There are entire volumes written on revenue management skills. Those are great, but never forget the critical aspects of basic structure that will enable those skills to be implemented.

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Before you can decide on a strategy to increase financial performance, you need to have a clear idea of what your objectives are.

First of all, in relation to this question, while occupancy is directly related to revenue it is only one piece of a complicated puzzle. In fact, you could increase your occupancy dramatically and simultaneously see an overall decrease in revenue. Room revenue will always be a direct function of occupancy and room rate, but even then, optimizing room revenue may or may not be the best strategy to optimize total hotel revenue. Furthermore, optimizing total hotel revenue is yet just another step in the higher prize, optimizing the profitability of the hotel (for the moment we’ll side-step questions of balancing profitability with social responsibility and stick to profitability concerns).

You can’t start with strategies for driving occupancies and later attempt to dovetail those into overall property profitability. The approach from the beginning needs to be deciding on bottom line objectives and then structuring strategies that mix cost control with revenue generation from rooms, food and beverage, and other revenue generating departments. These strategies need to take into account both short term and long-term objectives.

On the revenue side, you may have a traditional business hotel supported by guests looking simply for convenience at a reasonable price. In such a case, the room revenue strategy may be the focus with food and beverage adding ancillary revenue primarily driven by those in house business guests. On the other hand, you may have a lifestyle hotel with guests looking for a more social and active experience. This type of hotel may even fulfill aspirational or psychological signaling desires of guests (including leisure and business guests). There may be a large food and beverage component with multiple outlets driving brand image and association desirability. In this case, the food and beverage components may drive a substantial (or even majority) part of the total hotel revenue and could also directly drive increases in room rates and occupancies. So again, the first step is understanding the holistic profitability strategy and aligning all cost and revenue strategies to that broader strategy.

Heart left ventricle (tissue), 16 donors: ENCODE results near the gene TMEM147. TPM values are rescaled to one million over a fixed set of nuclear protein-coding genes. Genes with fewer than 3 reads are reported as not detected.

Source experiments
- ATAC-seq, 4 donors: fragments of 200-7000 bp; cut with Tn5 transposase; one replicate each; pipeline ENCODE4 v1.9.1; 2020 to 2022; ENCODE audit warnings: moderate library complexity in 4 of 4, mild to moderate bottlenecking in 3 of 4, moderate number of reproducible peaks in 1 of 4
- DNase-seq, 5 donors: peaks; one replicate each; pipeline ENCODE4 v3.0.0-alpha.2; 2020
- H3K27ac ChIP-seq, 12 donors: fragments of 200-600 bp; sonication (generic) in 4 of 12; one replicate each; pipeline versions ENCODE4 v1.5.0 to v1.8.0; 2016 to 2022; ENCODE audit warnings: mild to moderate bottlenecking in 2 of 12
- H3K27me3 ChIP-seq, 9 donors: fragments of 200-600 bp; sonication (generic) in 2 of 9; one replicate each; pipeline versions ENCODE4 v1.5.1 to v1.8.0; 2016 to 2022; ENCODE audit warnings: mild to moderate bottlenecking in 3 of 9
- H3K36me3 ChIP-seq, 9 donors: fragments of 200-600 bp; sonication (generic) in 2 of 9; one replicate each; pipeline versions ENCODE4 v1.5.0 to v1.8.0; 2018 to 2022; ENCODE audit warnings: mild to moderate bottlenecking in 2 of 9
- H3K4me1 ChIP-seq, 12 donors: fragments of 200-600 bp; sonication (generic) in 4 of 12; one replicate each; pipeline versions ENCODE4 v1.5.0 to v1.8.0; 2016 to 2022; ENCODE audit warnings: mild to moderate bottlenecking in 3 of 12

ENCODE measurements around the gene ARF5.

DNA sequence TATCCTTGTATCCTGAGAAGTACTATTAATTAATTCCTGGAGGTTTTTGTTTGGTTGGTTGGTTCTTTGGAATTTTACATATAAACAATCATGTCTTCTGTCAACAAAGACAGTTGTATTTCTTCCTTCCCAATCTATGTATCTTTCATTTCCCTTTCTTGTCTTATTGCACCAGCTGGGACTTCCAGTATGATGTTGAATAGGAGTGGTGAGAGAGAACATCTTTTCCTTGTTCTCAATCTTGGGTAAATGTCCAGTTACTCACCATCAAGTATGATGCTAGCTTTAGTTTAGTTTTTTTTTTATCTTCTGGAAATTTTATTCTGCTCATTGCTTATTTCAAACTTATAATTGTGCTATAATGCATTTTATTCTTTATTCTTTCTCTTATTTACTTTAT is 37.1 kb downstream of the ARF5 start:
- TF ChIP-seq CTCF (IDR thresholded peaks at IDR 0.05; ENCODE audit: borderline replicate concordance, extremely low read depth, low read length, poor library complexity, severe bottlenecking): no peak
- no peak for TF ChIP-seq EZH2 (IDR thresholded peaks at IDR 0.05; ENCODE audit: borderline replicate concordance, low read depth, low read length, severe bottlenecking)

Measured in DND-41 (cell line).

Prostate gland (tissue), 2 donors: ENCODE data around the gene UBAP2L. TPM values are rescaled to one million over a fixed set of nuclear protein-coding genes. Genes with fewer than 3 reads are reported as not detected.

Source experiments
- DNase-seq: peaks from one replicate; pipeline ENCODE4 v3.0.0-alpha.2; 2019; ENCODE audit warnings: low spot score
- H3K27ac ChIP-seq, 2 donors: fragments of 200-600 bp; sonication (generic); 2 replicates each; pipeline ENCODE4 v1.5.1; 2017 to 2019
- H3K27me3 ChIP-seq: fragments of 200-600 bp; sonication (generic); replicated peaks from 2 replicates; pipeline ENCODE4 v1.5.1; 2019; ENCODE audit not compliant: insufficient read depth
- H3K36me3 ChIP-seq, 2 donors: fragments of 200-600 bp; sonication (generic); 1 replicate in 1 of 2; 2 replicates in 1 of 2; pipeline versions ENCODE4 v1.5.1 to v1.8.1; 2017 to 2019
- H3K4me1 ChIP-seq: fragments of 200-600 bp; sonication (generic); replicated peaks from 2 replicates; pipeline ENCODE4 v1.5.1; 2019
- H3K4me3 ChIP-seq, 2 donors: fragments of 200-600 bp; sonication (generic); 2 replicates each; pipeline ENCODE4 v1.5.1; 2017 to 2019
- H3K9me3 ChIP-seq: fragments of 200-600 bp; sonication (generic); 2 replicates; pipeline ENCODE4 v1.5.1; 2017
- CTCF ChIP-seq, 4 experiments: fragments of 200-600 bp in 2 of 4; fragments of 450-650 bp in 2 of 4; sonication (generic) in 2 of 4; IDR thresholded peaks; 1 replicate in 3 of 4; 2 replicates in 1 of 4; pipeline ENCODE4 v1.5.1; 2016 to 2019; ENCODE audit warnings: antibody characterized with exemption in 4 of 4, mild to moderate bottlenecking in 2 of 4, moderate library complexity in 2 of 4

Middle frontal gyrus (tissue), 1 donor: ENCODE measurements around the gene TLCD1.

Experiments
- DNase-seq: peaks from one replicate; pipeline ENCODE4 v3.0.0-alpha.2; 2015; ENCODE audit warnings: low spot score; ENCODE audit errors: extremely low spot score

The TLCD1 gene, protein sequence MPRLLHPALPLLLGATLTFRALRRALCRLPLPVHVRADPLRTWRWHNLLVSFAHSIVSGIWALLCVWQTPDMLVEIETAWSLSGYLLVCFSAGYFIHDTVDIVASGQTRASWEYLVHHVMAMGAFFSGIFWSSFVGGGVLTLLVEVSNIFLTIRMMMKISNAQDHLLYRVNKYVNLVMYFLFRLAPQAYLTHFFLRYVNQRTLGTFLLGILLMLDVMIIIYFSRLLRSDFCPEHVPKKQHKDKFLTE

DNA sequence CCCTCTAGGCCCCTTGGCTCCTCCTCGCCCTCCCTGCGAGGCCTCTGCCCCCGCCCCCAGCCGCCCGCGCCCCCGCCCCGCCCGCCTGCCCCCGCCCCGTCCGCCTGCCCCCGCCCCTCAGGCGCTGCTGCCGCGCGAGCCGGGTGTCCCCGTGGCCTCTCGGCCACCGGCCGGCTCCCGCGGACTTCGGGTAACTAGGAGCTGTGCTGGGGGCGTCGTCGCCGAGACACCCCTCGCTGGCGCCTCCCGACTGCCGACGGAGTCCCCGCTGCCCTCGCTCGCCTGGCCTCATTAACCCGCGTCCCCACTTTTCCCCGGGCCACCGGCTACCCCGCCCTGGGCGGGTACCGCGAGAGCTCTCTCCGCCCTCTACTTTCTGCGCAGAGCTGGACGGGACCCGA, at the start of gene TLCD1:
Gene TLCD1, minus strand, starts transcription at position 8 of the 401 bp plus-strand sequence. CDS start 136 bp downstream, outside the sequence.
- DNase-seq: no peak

Assuming you have this holistic approach covered and are ready to move deeper into the details, there are two basic approaches in revenue strategy to consider, hard (physical product) strategies and soft (operational management) strategies. (Some mix of the two strategies may be optimal.)

The hard strategies include asset management approaches primarily dealing with how to upgrade or reposition the physical product to better enable the property to capture demand. The soft strategies relate to management driven approaches ranging from PR and marketing to revenue and distribution channel management.

In terms of return on investment, as a first step, soft strategies will virtually always yield higher returns. You can start tearing down restaurants and renovating rooms, but be sure you have fully optimized your operational management approaches first. A renovation or reposition should not be the default course of action for increasing revenue.

PR and marketing strategies are a traditional approach to increasing revenue, there may be some low hanging fruit here, but most likely the best and quickest bang for your buck will be in an increased focus on revenue management. Revenue management, including distribution channel management and inventory control will 9 times out of 10 give you your best ROI on revenue driving strategies.